Welcome to the world, sixth edition of the Shorter Oxford English Dictionary!
Ben’s column this week looks at the fascinating history of the Shorter Oxford English Dictionary. He explains how the OED, quite possibly OUP’s most important book (well, series of books), got trimmed to a manageable two volumes and why this development was important.
Lots of Friday link love!
A closer look at the most recent OED update.
Harlot turned up in English texts in the thirteenth century, acquired its present-day sense (“prostitute”) about two hundred years later, and ousted all the previous ones. Those “previous ones” are worthy of recording…
Some similes make sense: for example, as coarse as hemp (or heather). Hemp and heather are indeed coarse. But cool as a cucumber? Many phrases of this type exist thanks to alliteration. Perhaps at some time, somewhere, cucumbers were associated with coolness, but, more likely, the simile was coined as a joke: just listen to coo-coo in it!
This is the conclusion of the sequence begun three weeks ago: see the post for September 2, 2020. Last week’s gleanings delayed the climax. In 1937, Hermann M. Flasdieck, an outstanding German philologist, brought out a book on Harlequin. It first appeared as a long article (125 pages) in the periodical Anglia, which he edited. […]
I am picking up where I left off last week. In the post for August 26, 2020, I discussed some words that surround Harlequin on a dictionary page. He ended up among harlots, harangues, and the harrowing of hell. I also touched on the possible origin of some European words for “war,” and in a […]
Marley was dead, to begin with, as all of us know. Likewise, the origin of the word Harlequin is controversial, to begin with. Henry Cecil Wyld’s excellent dictionary, to which I often refer, says that all ideas about the etymology of Harlequin are mere speculations. This is not true and was not quite true even […]
Several friendly comments urged me to continue the series on English idioms I started last week (see the post for August 12, 2020). That post was devoted to naval phrases. The comments suggested all kinds of topics, sewing and cooking among them. However, not all subjects are equally easy to tackle. Though in the shoreless […]
One does not have to be a linguist to know that English is full of naval metaphors and phrases. How else could it be in the language of a seafaring nation?! Dozens, if not hundreds of metaphors going back to sailors’ life and experience crop up in our daily speech, and we don’t realize their origin. Nor should we, for speakers are not expected to think of the etymology of the words and collocations they use.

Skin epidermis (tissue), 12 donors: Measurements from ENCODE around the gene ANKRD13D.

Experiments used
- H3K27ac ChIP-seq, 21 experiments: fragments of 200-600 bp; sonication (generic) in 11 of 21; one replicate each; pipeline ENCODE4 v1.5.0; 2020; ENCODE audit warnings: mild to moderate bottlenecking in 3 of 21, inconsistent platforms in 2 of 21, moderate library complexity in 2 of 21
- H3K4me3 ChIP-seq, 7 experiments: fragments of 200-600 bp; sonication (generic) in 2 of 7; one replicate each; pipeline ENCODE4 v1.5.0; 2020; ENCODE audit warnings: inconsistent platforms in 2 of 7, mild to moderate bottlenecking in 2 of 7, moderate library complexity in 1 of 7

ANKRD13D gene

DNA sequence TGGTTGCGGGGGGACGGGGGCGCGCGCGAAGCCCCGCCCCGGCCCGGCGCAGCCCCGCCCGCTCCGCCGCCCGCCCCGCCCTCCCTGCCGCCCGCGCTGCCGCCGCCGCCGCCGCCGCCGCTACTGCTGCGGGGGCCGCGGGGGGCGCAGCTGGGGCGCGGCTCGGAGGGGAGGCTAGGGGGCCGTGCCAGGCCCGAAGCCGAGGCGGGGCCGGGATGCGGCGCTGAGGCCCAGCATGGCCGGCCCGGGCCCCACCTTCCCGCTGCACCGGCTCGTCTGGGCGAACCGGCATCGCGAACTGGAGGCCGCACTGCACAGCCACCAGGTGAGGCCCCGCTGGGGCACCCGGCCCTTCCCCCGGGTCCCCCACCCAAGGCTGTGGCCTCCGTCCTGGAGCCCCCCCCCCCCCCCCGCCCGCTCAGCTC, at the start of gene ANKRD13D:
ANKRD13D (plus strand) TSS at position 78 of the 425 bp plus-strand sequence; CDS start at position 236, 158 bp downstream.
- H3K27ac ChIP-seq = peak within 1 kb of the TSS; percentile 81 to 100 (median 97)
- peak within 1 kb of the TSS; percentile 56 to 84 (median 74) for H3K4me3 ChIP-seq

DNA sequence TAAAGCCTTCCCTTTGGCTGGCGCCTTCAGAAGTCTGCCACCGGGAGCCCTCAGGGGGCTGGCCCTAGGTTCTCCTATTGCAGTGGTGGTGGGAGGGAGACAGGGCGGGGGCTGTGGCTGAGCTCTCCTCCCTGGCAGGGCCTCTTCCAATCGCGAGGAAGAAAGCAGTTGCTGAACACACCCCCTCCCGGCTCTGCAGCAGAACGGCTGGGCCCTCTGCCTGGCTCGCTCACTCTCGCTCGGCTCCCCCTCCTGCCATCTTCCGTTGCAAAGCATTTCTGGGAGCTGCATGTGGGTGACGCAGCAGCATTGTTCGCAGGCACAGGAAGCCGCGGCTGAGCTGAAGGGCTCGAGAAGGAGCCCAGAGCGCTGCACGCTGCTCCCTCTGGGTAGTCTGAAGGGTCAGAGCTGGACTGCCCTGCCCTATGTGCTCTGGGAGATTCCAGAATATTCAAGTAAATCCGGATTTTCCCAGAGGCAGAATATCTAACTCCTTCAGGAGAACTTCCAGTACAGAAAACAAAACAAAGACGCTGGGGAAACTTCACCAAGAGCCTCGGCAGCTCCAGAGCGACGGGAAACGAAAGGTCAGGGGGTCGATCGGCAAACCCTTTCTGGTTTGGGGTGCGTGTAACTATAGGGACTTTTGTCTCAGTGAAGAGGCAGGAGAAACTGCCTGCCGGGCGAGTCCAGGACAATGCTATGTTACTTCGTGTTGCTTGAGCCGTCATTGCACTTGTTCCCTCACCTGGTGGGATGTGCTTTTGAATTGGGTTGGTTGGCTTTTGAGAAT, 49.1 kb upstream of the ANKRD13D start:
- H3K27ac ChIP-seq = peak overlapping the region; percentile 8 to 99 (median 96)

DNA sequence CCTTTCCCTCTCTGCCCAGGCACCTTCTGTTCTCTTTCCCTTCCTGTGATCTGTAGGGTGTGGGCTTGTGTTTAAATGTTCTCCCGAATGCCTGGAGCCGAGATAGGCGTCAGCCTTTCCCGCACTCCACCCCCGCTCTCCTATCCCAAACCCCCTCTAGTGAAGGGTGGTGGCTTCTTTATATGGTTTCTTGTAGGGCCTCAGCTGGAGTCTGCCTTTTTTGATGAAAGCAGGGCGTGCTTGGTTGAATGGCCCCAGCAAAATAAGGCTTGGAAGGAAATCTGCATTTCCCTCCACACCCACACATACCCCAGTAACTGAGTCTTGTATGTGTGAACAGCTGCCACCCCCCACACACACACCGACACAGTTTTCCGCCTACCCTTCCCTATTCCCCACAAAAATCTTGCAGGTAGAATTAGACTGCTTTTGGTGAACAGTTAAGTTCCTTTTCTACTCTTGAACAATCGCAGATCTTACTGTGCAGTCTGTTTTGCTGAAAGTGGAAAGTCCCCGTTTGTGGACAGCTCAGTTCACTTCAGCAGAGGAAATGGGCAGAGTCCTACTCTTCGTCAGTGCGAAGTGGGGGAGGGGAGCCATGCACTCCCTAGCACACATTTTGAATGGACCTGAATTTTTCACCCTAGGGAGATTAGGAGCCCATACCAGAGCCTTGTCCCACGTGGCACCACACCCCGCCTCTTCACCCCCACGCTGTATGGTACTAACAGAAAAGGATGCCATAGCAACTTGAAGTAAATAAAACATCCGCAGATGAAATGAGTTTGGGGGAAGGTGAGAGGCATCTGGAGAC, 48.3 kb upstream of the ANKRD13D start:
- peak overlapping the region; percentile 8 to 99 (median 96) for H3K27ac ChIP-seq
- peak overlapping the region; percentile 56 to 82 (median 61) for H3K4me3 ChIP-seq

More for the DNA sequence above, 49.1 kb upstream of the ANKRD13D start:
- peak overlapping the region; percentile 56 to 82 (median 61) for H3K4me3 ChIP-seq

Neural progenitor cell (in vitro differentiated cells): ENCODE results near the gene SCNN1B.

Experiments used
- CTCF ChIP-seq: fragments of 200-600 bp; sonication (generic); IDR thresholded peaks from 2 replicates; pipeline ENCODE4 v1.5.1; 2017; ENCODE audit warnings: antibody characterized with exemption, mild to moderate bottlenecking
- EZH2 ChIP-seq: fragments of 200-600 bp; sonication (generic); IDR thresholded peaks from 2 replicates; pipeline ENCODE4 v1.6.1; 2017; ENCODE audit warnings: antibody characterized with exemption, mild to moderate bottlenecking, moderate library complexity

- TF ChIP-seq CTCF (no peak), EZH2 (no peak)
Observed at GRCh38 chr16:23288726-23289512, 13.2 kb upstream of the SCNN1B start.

On April 18, 2012, while discussing the etymology of shrimp, I wrote that I had once looked up the word scrumptious, to find out its origin. Much to my surprise, I read that scrumptious is perhaps sumptuous, with -cr- added for emphasis. On May 2, 2012, I attacked shrew. My romance with shr- ~ scr-words abated, but I never forgot it. Today, I’ll continue those two stories and again look at shr- and scr-.
A less common synonym of the idiom cut and dried is cut and dry, and it would have served my purpose better, because this essay is about the verb cut, and two weeks later the adjective dry will be the subject of a post. But let us stay with the better-known variant.
It is amazing how often the Devil is invoked in English idioms: he has certainly been given his due. Some phrases must go back to myths. The Devil and his dam reminds us of the ancient stories in which two monsters play havoc with human lives. A famous example is Grendel and his mother (Beowulf), but folklore is full of similar examples.
The readers of newspapers will have noticed the deadening repetition of the same words (I don’t mean pandemic, virus, distance, or opening—those are probably unavoidable). No, everybody nowadays hunkers down (the activity formerly reserved for the greatest leaders at their secret meetings), while many admire Sweden, where people trust their government.
It is amazing how many words like aloof exist in English. Even for “fear” we have two a-formations: afraid, which supplanted the archaic afeard, and aghast. Aback, aboard, ashore, asunder—a small dictionary can be filled with them (but alas and alack do not belong here). The model is productive: consider aflutter and aglitter. One feature unites those words: they cannot be used attributively. Indeed, an asunder man and an astride rider do not exist.